A Short Life of Abraham Lincoln eBook

This eBook from the Gutenberg Project consists of approximately 609 pages of information about A Short Life of Abraham Lincoln.
him in the several counties of the district, and in later letters discusses the system of selecting candidates, where the convention ought to be held, how the delegates should be chosen, the instructions they should receive, and how the places of absent delegates should be filled.  He watched his field of operations, planned his strategy, and handled his forces almost with the vigilance of a military commander.  As a result, he won both his nomination in May and his election to the Thirtieth Congress in August, 1846.

In that same year the Mexican War broke out.  Hardin became colonel of one of the three regiments of Illinois volunteers called for by President Polk, while Baker raised a fourth regiment, which was also accepted.  Colonel Hardin was killed in the battle of Buena Vista, and Colonel Baker won great distinction in the fighting near the City of Mexico.

Like Abraham Lincoln, Douglas was also elected to Congress in 1846, where he had already served the two preceding terms.  But these redoubtable Illinois champions were not to have a personal tilt in the House of Representatives.  Before Congress met, the Illinois legislature elected Douglas to the United States Senate for six years from March 4, 1847.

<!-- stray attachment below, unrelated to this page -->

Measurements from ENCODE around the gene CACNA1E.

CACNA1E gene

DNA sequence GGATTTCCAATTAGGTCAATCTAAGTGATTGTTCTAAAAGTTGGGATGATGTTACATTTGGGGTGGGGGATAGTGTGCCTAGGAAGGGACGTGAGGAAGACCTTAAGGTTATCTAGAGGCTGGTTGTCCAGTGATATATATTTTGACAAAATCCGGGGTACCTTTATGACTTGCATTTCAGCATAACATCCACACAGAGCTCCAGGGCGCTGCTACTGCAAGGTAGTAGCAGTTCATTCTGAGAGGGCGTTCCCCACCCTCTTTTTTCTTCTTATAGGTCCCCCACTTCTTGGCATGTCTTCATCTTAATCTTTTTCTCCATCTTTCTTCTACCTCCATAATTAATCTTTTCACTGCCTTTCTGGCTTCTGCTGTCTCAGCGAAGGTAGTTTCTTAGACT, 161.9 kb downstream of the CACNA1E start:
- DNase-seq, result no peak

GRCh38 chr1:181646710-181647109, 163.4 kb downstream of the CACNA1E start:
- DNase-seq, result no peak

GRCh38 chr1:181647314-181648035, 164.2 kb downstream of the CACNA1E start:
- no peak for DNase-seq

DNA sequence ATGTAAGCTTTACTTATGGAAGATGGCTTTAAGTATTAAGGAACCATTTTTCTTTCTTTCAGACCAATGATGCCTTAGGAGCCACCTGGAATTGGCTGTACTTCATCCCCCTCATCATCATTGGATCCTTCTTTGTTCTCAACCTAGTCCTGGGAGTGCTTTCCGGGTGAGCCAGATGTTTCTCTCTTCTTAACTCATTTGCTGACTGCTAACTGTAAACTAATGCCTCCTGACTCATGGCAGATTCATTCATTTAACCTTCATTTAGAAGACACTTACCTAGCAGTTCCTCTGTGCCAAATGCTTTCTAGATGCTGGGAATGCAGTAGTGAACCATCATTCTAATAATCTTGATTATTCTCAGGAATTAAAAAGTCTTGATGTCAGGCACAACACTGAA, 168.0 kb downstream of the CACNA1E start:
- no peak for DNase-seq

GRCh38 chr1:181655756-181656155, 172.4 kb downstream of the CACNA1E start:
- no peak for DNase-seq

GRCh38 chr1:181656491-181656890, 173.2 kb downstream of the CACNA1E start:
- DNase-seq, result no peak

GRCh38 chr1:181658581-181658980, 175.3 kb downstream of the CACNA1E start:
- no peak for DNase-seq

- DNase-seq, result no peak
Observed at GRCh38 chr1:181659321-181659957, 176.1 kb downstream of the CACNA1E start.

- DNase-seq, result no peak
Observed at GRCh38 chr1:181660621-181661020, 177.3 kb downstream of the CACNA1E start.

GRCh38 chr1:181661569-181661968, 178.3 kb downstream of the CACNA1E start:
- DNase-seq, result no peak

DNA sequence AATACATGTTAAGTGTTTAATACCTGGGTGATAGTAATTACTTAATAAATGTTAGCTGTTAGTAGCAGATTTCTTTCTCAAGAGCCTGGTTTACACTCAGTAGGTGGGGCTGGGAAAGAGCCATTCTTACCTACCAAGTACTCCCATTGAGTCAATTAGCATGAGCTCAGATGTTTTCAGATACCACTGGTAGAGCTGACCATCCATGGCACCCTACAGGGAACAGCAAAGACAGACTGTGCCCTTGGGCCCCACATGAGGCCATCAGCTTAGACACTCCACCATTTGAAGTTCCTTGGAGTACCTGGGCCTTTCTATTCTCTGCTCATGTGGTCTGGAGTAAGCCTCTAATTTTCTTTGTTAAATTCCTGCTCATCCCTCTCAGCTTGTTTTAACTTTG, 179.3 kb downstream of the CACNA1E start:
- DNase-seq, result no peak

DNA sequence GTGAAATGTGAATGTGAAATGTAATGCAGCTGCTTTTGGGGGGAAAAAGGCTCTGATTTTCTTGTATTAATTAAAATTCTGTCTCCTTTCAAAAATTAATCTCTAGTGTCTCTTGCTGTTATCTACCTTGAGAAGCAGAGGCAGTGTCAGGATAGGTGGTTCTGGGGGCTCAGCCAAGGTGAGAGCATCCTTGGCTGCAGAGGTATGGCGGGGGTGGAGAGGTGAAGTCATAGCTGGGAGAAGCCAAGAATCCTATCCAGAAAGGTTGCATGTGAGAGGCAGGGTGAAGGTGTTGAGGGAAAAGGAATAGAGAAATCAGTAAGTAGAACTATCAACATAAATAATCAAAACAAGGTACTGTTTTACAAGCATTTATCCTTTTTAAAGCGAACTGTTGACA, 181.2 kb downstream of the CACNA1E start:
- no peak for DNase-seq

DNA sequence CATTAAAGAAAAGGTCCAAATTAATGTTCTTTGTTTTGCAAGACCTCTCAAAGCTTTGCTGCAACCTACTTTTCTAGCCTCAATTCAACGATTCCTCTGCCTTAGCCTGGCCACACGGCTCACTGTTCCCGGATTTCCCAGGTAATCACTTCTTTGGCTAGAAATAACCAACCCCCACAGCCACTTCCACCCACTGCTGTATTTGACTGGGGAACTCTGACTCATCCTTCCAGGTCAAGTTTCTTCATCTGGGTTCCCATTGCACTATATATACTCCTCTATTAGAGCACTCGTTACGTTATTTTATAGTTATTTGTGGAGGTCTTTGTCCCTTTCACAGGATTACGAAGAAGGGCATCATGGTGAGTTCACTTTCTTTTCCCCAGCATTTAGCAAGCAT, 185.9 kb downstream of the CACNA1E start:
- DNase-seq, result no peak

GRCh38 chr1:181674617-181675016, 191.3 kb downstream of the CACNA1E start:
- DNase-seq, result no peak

First Session of the Thirtieth Congress—­Mexican War—­“Wilmot Proviso”—­Campaign of 1848—­Letters to Herndon about Young Men in Politics—­Speech in Congress on the Mexican War—­Second Session of the Thirtieth Congress—­Bill to Prohibit Slavery in the District of Columbia—­Lincoln’s Recommendations of Office-Seekers—­Letters to Speed—­Commissioner of the General Land Office—­Declines Governorship of Oregon

Very few men are fortunate enough to gain distinction during their first term in Congress.  The reason is obvious.  Legally, a term extends over two years; practically, a session of five or six months during the first, and three months during the second year ordinarily reduce their opportunities more than one half.  In those two sessions, even if we presuppose some knowledge of parliamentary law, they must learn the daily routine of business, make the acquaintance of their fellow-members, who already, in the Thirtieth Congress, numbered something over two hundred, study the past and prospective legislation on a multitude of minor national questions entirely new to the new members, and perform the drudgery of haunting the departments in the character of unpaid agent and attorney to attend to the private interests of constituents—­a physical task of no small proportions in Lincoln’s day, when there was neither street-car nor omnibus in the “city of magnificent distances,” as Washington was nicknamed.  Add to this that the principal work of preparing legislation is done by the various committees in their committee-rooms, of which the public hears nothing, and that members cannot choose their own time for making speeches; still further, that the management of debate on prepared legislation must necessarily be intrusted to members of long experience as well as talent, and it will be seen that the novice need not expect immediate fame.

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A Short Life of Abraham Lincoln from Project Gutenberg. Public domain.
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